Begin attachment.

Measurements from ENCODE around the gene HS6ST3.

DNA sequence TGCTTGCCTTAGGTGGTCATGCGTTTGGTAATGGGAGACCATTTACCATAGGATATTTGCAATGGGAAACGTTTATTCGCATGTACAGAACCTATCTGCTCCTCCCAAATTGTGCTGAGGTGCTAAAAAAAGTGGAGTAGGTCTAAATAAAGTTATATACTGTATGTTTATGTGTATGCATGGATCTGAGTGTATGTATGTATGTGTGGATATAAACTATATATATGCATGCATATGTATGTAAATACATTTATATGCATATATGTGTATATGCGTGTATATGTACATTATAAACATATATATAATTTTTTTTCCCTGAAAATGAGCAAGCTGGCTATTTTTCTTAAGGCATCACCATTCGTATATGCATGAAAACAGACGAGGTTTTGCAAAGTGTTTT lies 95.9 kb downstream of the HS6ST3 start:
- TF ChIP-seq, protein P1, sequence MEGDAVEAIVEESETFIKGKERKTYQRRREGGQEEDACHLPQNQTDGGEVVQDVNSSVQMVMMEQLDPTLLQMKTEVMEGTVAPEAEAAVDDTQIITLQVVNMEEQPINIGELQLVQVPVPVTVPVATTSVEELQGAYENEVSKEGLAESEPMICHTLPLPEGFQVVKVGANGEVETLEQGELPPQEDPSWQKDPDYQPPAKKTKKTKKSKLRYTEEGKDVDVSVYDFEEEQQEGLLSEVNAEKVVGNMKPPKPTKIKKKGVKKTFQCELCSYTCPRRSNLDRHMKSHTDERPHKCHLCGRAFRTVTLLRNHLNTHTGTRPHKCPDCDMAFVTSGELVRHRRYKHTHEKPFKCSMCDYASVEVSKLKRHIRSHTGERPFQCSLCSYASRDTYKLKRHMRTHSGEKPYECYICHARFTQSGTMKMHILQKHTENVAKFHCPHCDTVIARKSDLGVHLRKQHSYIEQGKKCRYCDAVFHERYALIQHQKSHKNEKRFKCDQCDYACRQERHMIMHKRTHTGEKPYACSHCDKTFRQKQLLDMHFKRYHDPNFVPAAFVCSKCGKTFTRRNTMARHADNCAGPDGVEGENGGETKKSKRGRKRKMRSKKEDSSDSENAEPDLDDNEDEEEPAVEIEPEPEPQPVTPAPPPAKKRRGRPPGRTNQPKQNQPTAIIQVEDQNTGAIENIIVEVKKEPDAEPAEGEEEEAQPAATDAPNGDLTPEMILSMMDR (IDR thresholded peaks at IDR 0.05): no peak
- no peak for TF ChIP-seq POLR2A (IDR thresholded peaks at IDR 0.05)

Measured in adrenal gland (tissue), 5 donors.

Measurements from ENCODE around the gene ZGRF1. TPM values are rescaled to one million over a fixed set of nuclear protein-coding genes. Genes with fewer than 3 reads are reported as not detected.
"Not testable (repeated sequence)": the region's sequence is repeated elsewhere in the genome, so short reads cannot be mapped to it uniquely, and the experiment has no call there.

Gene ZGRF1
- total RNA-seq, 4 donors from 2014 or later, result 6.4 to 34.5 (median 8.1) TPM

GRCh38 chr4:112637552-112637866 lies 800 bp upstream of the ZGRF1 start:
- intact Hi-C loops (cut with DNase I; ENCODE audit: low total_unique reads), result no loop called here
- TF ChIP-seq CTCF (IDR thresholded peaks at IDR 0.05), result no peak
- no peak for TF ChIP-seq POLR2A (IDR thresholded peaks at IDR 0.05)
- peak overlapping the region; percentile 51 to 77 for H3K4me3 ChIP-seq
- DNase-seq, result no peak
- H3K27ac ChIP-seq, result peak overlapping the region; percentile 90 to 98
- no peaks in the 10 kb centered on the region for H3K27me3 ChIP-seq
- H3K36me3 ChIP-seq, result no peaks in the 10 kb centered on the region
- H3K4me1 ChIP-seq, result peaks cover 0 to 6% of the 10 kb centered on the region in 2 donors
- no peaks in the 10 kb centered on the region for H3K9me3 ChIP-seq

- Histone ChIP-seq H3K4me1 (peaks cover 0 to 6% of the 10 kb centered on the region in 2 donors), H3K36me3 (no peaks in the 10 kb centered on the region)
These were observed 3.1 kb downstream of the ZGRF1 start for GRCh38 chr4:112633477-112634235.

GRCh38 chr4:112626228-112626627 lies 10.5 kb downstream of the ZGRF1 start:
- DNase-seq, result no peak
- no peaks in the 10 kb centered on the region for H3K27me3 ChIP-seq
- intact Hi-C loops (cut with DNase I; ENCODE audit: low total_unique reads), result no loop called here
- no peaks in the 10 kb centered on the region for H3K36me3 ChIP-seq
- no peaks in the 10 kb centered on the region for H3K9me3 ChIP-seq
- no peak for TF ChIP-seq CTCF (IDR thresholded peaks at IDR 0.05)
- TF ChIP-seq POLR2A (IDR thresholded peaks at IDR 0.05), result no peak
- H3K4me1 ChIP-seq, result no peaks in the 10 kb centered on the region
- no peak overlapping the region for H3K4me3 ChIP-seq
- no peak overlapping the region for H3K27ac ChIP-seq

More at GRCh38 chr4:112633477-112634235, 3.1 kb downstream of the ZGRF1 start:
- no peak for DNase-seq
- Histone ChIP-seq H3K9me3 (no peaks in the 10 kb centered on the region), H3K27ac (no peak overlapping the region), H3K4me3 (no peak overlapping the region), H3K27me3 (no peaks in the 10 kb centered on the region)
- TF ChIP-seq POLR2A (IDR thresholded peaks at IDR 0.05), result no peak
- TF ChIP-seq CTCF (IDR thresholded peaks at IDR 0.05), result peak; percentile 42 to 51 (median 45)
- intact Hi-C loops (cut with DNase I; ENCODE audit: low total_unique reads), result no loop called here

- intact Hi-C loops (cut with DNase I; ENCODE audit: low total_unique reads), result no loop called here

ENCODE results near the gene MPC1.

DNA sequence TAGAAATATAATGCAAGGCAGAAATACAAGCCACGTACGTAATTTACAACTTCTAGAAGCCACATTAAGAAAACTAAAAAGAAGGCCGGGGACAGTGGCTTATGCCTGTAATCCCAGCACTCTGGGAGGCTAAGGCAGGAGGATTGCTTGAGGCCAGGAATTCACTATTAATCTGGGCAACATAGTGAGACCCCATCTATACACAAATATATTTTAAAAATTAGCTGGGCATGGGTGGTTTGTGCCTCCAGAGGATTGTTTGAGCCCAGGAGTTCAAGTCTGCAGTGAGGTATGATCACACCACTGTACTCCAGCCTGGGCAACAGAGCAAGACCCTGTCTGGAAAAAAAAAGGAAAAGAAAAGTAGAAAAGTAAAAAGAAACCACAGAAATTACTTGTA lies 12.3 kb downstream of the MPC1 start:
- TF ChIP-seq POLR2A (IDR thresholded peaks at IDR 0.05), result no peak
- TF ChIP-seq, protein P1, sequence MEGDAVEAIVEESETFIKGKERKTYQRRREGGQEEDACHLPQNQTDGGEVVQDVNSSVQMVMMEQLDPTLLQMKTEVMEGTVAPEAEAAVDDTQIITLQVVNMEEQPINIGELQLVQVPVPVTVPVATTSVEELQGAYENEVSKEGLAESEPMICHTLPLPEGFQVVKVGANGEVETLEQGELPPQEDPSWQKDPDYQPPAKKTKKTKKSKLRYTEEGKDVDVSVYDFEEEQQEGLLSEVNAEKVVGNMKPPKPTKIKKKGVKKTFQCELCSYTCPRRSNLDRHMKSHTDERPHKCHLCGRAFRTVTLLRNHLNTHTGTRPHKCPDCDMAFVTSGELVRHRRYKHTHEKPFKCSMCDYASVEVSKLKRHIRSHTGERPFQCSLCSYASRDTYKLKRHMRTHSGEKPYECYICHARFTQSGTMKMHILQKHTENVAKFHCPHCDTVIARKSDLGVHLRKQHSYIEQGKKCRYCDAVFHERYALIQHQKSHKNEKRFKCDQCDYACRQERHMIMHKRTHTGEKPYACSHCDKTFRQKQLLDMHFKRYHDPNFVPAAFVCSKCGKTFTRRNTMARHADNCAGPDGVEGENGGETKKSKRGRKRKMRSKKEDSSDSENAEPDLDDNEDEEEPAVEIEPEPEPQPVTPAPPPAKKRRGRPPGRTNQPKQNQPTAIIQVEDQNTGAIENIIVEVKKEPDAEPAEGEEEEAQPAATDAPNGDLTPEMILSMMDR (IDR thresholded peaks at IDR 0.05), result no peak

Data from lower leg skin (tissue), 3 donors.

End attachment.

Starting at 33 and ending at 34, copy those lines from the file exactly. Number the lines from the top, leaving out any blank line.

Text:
- no peak overlapping the region for H3K27ac ChIP-seq

More at GRCh38 chr4:112633477-112634235, 3.1 kb downstream of the ZGRF1 start: